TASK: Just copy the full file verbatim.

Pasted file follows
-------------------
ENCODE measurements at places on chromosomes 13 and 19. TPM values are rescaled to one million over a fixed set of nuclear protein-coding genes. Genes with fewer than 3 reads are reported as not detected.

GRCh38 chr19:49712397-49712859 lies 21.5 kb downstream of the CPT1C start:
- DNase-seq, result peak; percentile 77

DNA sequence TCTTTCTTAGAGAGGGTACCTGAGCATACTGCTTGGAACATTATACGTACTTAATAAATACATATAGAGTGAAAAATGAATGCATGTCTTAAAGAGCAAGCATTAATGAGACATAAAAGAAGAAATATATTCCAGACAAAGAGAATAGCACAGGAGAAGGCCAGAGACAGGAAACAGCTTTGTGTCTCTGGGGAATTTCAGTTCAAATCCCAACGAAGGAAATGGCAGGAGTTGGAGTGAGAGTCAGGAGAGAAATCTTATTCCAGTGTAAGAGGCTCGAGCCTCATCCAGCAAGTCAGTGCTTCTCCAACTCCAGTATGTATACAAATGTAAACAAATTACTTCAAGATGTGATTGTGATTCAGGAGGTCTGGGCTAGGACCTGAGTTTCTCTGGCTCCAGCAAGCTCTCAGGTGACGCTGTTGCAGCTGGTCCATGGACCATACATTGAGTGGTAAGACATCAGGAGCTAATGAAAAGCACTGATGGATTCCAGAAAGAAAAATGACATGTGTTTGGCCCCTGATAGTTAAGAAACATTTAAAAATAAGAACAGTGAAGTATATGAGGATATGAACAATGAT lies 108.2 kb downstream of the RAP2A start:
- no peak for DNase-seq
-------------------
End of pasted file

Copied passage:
ENCODE measurements at places on chromosomes 13 and 19. TPM values are rescaled to one million over a fixed set of nuclear protein-coding genes. Genes with fewer than 3 reads are reported as not detected.

GRCh38 chr19:49712397-49712859 lies 21.5 kb downstream of the CPT1C start:
- DNase-seq, result peak; percentile 77

DNA sequence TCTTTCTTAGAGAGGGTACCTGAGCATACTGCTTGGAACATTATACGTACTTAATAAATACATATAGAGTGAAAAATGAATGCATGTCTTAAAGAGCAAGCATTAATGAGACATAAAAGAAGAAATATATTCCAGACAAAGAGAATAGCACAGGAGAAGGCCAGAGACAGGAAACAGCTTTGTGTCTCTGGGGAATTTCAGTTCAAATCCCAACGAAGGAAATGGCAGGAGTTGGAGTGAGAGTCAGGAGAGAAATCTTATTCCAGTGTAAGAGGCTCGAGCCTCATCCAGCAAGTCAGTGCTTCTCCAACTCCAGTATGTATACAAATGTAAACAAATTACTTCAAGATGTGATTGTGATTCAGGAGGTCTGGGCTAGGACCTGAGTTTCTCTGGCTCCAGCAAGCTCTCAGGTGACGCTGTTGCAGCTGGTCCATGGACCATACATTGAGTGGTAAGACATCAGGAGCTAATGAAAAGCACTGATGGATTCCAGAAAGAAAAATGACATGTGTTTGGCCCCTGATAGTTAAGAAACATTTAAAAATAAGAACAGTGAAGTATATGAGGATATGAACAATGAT lies 108.2 kb downstream of the RAP2A start:
- no peak for DNase-seq